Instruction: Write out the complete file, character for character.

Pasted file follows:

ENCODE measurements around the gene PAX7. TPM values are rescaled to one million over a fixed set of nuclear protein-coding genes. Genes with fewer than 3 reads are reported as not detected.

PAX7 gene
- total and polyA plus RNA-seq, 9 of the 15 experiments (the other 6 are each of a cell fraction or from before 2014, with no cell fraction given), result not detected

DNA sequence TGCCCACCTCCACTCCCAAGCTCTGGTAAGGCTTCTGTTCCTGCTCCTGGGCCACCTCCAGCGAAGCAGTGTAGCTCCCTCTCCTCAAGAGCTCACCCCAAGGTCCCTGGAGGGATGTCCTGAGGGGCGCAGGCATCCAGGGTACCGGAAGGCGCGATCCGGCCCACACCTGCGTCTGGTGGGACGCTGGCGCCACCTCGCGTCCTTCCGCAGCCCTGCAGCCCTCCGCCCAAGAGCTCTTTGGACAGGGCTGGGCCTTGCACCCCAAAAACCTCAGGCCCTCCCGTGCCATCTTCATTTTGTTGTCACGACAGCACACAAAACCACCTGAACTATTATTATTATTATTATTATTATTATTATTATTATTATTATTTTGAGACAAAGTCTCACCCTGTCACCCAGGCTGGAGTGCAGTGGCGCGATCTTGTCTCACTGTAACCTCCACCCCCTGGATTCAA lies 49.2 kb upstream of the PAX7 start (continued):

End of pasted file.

ENCODE measurements around the gene PAX7. TPM values are rescaled to one million over a fixed set of nuclear protein-coding genes. Genes with fewer than 3 reads are reported as not detected.

PAX7 gene
- total and polyA plus RNA-seq, 9 of the 15 experiments (the other 6 are each of a cell fraction or from before 2014, with no cell fraction given), result not detected

DNA sequence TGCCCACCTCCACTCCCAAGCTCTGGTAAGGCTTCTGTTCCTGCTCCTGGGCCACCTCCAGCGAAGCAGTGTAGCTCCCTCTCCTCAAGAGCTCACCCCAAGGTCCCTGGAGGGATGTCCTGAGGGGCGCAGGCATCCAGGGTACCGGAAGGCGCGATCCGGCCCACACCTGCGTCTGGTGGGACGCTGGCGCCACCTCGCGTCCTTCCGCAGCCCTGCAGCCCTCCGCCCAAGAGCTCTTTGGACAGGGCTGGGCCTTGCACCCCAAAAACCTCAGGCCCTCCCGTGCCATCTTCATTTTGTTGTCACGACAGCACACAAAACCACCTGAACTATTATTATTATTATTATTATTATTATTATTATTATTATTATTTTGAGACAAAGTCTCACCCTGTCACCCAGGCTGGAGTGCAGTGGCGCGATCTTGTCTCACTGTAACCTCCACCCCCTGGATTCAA lies 49.2 kb upstream of the PAX7 start (continued):